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The Ottawa Hospital Launches Canada’s First Medical 3D Printing Program

The Ottawa Hospital launched the first hospital based, multi-departmental Medical 3D Printing Program in Canada. This program is aimed at improving surgical planning and enhance education and research in collaboration with the University of Ottawa.

The 3D printing program will allow doctors to produce models for the planning and practice of complex surgeries, develop prosthetics for patients, and create new research opportunities. This places the hospital’s Medical Imaging Department at the forefront of international developments in radiology and moves The Ottawa Hospital closer to becoming one of North America’s top hospitals.

Dr. Adnan Sheikh holds an exact replica of a patient’s pelvis that has one hip eaten away by cancer.

3D modelling will allow surgeons to create detailed anatomical plans in advance of the patient arriving in the operating room,” says Dr. Frank Rybicki, Chief of Medical Imaging at The Ottawa Hospital and Chair of Radiology at the University of Ottawa. “This is about personalized medicine that reduces the need for invasive surgeries, lengthy anesthetics and ultimately improves outcomes at a reduced cost.”

Having this technology in-house will improve patient care and provide new ways to meet the medical needs of those who visit The Ottawa Hospital. It provides new opportunities for research and treatment, and will reduce operating times, resulting in better patient outcomes with fewer complications during surgery.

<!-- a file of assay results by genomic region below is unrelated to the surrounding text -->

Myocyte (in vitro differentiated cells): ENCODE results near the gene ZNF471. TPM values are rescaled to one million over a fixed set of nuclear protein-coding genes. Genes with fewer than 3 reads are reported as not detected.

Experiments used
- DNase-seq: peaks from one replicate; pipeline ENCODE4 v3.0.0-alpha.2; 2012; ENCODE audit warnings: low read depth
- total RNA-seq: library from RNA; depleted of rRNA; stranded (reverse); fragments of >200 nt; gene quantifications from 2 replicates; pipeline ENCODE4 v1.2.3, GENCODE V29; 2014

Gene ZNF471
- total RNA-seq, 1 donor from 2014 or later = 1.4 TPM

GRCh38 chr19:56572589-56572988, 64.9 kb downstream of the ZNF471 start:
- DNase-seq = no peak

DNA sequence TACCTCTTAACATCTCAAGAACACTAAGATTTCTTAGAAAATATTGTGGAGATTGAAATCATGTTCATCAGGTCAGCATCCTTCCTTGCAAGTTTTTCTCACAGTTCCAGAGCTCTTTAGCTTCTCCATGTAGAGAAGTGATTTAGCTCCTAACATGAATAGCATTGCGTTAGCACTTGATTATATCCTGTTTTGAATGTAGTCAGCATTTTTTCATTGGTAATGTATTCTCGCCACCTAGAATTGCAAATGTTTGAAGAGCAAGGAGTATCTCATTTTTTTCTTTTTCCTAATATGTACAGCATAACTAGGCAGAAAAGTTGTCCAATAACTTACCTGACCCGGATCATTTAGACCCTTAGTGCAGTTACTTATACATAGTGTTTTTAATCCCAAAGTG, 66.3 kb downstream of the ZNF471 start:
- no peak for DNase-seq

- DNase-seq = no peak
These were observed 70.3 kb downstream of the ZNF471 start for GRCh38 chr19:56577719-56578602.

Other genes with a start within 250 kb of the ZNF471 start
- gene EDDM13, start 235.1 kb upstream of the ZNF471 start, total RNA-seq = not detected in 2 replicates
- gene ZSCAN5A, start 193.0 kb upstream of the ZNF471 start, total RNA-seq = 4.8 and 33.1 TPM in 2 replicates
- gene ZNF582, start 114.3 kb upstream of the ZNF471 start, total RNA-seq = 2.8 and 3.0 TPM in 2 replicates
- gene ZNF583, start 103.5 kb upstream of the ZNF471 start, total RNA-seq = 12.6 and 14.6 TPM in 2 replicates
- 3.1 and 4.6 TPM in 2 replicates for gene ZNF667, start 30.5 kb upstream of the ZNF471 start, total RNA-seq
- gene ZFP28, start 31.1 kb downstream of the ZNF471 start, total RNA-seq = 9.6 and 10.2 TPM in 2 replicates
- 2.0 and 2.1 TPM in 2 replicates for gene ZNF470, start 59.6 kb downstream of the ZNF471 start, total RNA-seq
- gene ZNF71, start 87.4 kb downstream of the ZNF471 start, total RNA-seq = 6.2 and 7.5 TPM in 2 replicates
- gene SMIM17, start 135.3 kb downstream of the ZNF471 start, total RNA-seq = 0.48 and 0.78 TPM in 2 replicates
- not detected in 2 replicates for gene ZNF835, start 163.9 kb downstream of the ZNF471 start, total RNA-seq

This is an important and exciting step as we move forward with our vision of providing 21st-century care for the people of eastern Ontario,” says Dr. Jack Kitts, President and CEO of The Ottawa Hospital. “Our 3D Medical Printing Program opens the door to many exciting and innovative research opportunities, but most importantly it will improve the care we provide for our patients.

Thanks to a donor’s generosity, The Ottawa Hospital acquired the 3D printer that uses acrylics and plastics to print such things as the patient’s damaged pelvis. “We’re going to print models for surgical planning and for education,” said Dr. Frank Rybicki, Chief of Medical Imaging at The Ottawa Hospital. “If somebody has cancer, we can print the actual organ to show them and explain a treatment plan.”

Knowing ahead of time exactly how to operate reduces the operating time, often by hours, resulting in significant cost savings. Saving surgery times also decreases wait times, which allows more patients to be treated. “It means we can provide care in ways that we were not able to do before,” said Dr. Rybicki.

 

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